Victor Li is devastated by his father’s murder, and shocked by a confessional letter he finds among his father’s things. In it, his father admits that he was part of a vast international crime syndicate that formed during China’s leanest communist years. Victor travels to Beijing, where he navigates his father’s secret criminal life, confronting decades-old grudges, violent spats, and a shocking new enterprise that the organization wants to undertake.
... a propulsive first novel that aims to entertain ... There are some interesting ideas about identity and privilege here ... In the lulls between high-octane fight scenes, Nieh uses the gaps in Victor’s fluency to lend realism to the experience of straddling these two worlds ... The second half of Beijing Payback rushes through a few final action scenes, then slows down for a clever plot twist and a brooding ending. And it sets up a sequel, one that I very much look forward to reading.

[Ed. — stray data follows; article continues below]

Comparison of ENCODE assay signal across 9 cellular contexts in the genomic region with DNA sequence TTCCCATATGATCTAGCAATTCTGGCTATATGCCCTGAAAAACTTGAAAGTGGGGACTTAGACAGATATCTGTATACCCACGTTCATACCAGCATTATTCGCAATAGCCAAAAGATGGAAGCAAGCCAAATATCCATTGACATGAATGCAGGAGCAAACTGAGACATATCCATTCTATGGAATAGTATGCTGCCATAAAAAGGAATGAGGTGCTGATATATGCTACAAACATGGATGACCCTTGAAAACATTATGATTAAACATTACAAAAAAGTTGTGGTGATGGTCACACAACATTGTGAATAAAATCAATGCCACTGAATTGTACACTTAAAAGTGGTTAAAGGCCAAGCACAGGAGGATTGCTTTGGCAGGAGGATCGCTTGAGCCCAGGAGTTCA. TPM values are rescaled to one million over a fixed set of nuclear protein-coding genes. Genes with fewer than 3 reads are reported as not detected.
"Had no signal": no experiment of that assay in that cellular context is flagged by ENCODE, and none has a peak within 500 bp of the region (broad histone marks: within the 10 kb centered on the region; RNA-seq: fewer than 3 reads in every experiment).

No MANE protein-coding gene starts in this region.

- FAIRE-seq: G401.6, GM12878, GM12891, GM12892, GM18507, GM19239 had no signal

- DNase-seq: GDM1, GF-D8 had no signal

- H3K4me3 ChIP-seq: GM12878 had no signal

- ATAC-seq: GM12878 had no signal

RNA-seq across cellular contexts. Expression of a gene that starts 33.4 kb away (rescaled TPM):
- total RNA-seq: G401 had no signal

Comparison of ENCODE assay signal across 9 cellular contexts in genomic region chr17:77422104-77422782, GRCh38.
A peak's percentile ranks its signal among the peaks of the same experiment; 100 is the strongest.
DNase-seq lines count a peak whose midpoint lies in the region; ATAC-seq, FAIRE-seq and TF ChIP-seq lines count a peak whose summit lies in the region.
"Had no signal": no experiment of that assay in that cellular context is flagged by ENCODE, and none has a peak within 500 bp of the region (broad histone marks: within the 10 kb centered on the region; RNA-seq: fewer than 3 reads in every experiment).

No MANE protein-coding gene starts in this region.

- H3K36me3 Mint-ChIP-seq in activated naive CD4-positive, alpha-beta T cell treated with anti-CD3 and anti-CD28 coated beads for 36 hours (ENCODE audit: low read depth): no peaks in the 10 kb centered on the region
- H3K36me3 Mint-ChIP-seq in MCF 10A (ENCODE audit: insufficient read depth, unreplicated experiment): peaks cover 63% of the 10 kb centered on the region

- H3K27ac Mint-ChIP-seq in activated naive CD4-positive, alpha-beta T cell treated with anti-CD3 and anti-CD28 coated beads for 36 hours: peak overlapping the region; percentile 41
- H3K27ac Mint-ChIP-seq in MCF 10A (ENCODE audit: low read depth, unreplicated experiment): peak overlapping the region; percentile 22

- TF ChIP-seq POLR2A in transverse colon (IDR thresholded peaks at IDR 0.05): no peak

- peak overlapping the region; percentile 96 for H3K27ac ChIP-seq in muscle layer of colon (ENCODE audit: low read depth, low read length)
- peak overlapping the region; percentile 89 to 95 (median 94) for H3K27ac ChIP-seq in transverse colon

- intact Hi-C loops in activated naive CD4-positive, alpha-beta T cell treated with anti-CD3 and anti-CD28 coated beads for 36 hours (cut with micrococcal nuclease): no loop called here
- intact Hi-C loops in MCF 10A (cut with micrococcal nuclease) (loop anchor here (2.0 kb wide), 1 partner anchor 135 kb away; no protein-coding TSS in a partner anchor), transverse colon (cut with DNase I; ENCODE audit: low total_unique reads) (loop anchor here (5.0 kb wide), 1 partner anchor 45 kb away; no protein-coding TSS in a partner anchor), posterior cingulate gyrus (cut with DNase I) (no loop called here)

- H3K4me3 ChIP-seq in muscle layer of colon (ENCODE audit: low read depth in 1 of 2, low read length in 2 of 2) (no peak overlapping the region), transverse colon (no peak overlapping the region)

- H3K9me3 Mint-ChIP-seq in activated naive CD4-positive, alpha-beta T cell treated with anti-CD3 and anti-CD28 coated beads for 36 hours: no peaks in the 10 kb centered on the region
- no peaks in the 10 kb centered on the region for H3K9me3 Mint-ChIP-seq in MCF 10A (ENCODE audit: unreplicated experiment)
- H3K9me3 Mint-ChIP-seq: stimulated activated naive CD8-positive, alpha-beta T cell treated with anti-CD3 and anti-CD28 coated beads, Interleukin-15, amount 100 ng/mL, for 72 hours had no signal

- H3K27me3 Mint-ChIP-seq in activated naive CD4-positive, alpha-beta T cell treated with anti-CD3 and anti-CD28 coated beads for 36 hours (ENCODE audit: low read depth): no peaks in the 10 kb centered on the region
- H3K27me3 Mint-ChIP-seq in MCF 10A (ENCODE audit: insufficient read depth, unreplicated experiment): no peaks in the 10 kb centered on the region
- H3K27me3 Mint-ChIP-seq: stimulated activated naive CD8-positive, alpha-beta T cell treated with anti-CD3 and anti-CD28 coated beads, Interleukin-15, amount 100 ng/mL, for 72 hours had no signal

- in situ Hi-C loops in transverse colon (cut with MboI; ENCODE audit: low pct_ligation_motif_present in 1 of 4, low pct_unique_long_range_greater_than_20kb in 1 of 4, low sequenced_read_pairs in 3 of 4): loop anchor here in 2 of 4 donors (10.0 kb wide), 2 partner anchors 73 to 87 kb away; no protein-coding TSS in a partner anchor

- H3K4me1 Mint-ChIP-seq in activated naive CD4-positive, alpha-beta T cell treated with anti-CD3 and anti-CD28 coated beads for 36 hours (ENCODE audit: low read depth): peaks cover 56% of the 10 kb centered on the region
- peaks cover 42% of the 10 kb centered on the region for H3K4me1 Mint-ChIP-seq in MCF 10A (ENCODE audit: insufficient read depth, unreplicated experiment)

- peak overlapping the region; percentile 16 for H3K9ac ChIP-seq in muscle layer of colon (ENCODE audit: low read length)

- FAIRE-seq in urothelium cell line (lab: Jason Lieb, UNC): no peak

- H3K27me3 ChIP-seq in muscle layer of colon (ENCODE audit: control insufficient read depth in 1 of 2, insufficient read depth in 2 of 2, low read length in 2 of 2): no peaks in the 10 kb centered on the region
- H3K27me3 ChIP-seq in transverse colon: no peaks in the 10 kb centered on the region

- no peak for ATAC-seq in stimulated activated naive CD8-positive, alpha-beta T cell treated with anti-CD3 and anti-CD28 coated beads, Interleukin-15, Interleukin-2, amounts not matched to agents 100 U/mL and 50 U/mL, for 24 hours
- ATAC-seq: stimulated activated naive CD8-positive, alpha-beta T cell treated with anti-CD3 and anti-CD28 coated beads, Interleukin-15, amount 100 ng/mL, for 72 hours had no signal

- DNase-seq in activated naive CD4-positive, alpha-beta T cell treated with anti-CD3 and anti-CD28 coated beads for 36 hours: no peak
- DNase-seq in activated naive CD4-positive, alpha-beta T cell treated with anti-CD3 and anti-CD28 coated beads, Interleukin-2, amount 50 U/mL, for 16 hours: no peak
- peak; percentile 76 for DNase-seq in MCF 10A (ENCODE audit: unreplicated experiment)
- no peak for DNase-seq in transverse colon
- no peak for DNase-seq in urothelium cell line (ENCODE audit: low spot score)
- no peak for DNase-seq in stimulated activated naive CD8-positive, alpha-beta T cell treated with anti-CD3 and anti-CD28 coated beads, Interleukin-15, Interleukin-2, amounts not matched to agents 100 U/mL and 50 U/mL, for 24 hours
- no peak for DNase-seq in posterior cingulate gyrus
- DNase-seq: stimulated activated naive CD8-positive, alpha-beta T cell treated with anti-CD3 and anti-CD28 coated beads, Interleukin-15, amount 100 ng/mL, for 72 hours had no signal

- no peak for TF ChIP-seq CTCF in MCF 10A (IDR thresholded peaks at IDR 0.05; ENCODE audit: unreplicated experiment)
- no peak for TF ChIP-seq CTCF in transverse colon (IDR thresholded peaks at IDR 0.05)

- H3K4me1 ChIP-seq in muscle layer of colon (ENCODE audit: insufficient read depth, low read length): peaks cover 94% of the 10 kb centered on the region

Happily, Nieh leaves the door open for a sequel to this staccato-paced, character-driven thriller, and readers will welcome the opportunity to follow good-guy Victor’s path of retribution and self-discovery.
Nieh’s Beijing will be instantly recognisable to anyone who has spent a night out in the Chinese capital in the past 15 years ... Nieh opts for real violence rather than wuxia trickery; hard-core Beijing beatings. Beijing Payback itself morphs from murder mystery into revenge tragedy, and they’ve been a good read for centuries ... Nieh’s writing holds up as beat perfect. This is no formulaically concocted and knocked-out thriller, but a crafted piece of genre writing. What Nieh also never forgets is to maintain the plausibility of Victor’s slip from privileged San Gabriel Valley Boy to beating down Beijing gangsters. Extraordinary circumstances in extraordinary places bring out the extraordinary in people.